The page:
Monthly Archives: September 2016

Docker Swarm Mode with visualizer

Introduction

Recently I came across this project. Looked quite cool and it’s something I have been looking for quite a while. I like Docker and Swarm, but things can get quite overwhelming at times, certainly if you run containers at scale. So a visualisation tool is more than welcome.

There is one important point to mention here: The readme file mentions the following:

This only works with Docker Swarm Mode in Docker Engine 1.12.0 and later. It does not work with the separate Docker Swarm project

So when using a Docker Swarm cluster, you will need to follow this tutorial to set it up. In case you were using for instance this post to create the cluster, the visualizer will not work and the UI would show but you won’t see the nodes displayed.

So in this post, I’m assuming you have followed this post first to create the Swarm cluster.

Run the visualiser

Just to make sure nothing is running, do the following:

WAUTERW-M-G007:~ wauterw$ docker ps -a
CONTAINER ID        IMAGE               COMMAND             CREATED             STATUS              PORTS               NAMES
WAUTERW-M-G007:~ wauterw$

Then follow the instruction in the README file

WAUTERW-M-G007:~ wauterw$ eval "$(docker-machine env swarm-manager-01)"
WAUTERW-M-G007:~ wauterw$ docker run -it -d -p 8080:8080 -e HOST=192.168.99.103 -v /var/run/docker.sock:/var/run/docker.sock manomarks/visualizer
3604953cfc600611d526fb88eecabe7ee4b8fd351cb8a95cd68c3fdc8506855c

Update June 2017: I noticed that the visualizer repository ‘manomarks/visualizer’ does not exist anymore. You can use the following command instead:

WAUTERW-M-G007:~ wauterw$ docker run -it -d -p 8080:8080 -e HOST=192.168.99.109 -v /var/run/docker.sock:/var/run/docker.sock dockersamples/visualizer

Quickly check again if the container is running:

WAUTERW-M-G007:~ wauterw$ docker ps
CONTAINER ID        IMAGE                  COMMAND             CREATED             STATUS              PORTS                    NAMES
3604953cfc60        manomarks/visualizer   "npm start"         5 minutes ago       Up 5 minutes        0.0.0.0:8080->8080/tcp   determined_newton

Note: if you just see a blue page with the Docker whale, but not the nodes, it probably means that you used the name (e.g swarm-manager-01) in the HOST instead of the IP address.

If all goes well, you should see a screen similar to the below:

swarm-visualiser-1

Running applications

Let’s run some containers on our Swarm cluster now. We start with launching two containers. For that, ensure you are ssh’ed into the Swarm Manager.

WAUTERW-M-G007:~ wauterw$ docker-machine ssh swarm-manager-01
                        ##         .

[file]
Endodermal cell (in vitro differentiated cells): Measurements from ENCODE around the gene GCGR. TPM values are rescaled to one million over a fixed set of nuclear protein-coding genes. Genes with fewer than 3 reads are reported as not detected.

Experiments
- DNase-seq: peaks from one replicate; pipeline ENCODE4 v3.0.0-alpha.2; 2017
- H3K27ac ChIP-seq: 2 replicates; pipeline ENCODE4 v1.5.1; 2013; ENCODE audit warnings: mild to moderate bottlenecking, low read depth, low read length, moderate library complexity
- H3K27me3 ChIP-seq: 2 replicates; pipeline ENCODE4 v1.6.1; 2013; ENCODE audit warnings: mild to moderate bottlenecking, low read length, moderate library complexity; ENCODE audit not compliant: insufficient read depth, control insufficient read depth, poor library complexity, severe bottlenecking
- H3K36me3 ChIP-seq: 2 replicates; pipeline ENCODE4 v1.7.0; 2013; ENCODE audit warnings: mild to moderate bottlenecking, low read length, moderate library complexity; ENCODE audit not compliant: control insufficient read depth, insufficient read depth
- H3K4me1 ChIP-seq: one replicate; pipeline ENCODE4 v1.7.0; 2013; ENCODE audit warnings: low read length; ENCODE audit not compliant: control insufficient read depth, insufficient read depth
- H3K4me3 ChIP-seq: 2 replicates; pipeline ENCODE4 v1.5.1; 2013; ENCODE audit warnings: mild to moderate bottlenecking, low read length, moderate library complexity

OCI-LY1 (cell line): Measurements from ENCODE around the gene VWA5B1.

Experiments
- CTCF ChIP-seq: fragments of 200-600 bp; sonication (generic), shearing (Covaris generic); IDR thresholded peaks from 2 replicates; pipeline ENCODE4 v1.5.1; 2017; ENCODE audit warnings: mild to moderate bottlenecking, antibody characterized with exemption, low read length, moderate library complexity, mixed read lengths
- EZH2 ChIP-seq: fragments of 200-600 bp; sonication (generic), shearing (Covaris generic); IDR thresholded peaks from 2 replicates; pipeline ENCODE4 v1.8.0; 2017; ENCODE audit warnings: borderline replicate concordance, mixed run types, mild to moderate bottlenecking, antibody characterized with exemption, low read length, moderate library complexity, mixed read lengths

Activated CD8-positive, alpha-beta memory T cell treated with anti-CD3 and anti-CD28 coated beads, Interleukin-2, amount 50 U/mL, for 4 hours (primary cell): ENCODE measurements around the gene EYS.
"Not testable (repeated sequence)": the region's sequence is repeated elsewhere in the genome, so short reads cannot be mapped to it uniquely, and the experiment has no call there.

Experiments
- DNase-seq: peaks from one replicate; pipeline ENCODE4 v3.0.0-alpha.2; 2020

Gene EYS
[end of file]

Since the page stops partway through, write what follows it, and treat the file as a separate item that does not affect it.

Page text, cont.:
## ## ##        ==
               ## ## ## ## ##    ===
           /"""""""""""""""""\___/ ===
      ~~~ {~~ ~~~~ ~~~ ~~~~ ~~~ ~ /  ===- ~~~
           \______ o           __/
             \    \         __/
              \____\_______/
 _                 _   ____     _            _
| |__   ___   ___ | |_|___ \ __| | ___   ___| | _____ _ __
| '_ \ / _ \ / _ \| __| __) / _` |/ _ \ / __| |/ / _ \ '__|
| |_) | (_) | (_) | |_ / __/ (_| | (_) | (__|   <  __/ |
|_.__/ \___/ \___/ \__|_____\__,_|\___/ \___|_|\_\___|_|
Boot2Docker version 1.12.2, build HEAD : 9d8e41b - Tue Oct 11 23:40:08 UTC 2016
Docker version 1.12.2, build bb80604
docker@swarm-manager-01:~$ docker service create --replicas 1 --name helloworld alpine ping docker.com
83m4jk4h90i2iip77lp8p77v9
docker@swarm-manager-01:~$ docker service create --replicas 1 --name helloworld-1 alpine ping docker.com
3x1l6vsl0sson8874d4o1djlh

You will see them running on the Swarm cluster.
swarm-visualiser-3

Launching an additional one, you see that the first worker has been selected to run the container:

swarm-visualiser-4

Another way to launch some containers and generate some load on the cluster is to use the docker service create command. In the below case, we will launch 10 nginx containers

WAUTERW-M-G007:~ wauterw$ docker service create --name web --replicas=10 -p 30000:80 nginx

swarm-visualiser-5
After a while, when all containers are started, you will see their status go to green:
swarm-visualiser-6

That's it for now. In a next post, we will create an overlay network on top of our Swarm cluster.

Docker Swarm mode

Introduction

In this post we created a Swarm cluster. However, Swarm was a separate application if you want. Since Docker release 1.12, Docker introduced the concept of Docker Swarm mode. It enables the ability to deploy containers across multiple Docker hosts, using overlay networks for service discovery. It also brings a built-in load balancer for scaling the services. Since Docker version 1.12, Swarm Mode is managed as part of the Docker CLI, making it a seamless experience to the Docker ecosystem.

I found the below video on Docker Swarm mode really helpful.

Create the swarm cluster

Docker Swarm mode uses the concept of manager nodes and worker nodes. In general, to deploy your application to a swarm cluster, you submit a service definition to a manager node and the manager node dispatches these tasks to worker nodes. So we’ll start with creating a Swarm Manager. In this post, we will use the virtualbox driver to show the concept.

WAUTERW-M-G007:~ wauterw$ docker-machine create -d virtualbox swarm-manager-01
Running pre-create checks...
Creating machine...
(swarm-manager-01) Copying /Users/wauterw/.docker/machine/cache/boot2docker.iso to /Users/wauterw/.docker/machine/machines/swarm-manager-01/boot2docker.iso...
(swarm-manager-01) Creating VirtualBox VM...
(swarm-manager-01) Creating SSH key...
(swarm-manager-01) Starting the VM...
(swarm-manager-01) Check network to re-create if needed...
(swarm-manager-01) Waiting for an IP...
Waiting for machine to be running, this may take a few minutes...
Detecting operating system of created instance...
Waiting for SSH to be available...
Detecting the provisioner...
Provisioning with boot2docker...
Copying certs to the local machine directory...
Copying certs to the remote machine...
Setting Docker configuration on the remote daemon...
Checking connection to Docker...
Docker is up and running!
To see how to connect your Docker Client to the Docker Engine running on this virtual machine, run: docker-machine env swarm-manager-01

Worker nodes receive and execute tasks dispatched from manager nodes. Note: By default manager nodes are also worker nodes, but you can configure managers to be manager-only nodes. So we continue with adding some worker nodes to our setup.

WAUTERW-M-G007:~ wauterw$ docker-machine create -d virtualbox swarm-node-01